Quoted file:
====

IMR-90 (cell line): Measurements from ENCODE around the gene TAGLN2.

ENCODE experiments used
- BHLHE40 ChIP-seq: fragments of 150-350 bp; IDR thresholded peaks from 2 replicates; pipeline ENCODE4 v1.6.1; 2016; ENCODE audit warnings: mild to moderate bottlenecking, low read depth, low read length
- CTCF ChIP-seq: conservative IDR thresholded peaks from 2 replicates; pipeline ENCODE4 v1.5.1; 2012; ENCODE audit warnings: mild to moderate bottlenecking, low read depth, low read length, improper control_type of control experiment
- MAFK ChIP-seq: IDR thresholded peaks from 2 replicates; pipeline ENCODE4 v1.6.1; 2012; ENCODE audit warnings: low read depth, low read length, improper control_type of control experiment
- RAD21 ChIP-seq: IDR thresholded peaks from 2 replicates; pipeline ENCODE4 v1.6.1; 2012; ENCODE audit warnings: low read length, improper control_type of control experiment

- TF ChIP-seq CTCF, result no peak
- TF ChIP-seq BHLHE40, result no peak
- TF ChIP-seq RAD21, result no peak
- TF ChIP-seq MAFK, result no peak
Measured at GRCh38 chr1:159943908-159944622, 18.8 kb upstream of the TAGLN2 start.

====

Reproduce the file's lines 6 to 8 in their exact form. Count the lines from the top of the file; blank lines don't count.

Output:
- RAD21 ChIP-seq: IDR thresholded peaks from 2 replicates; pipeline ENCODE4 v1.6.1; 2012; ENCODE audit warnings: low read length, improper control_type of control experiment

- TF ChIP-seq CTCF, result no peak
- TF ChIP-seq BHLHE40, result no peak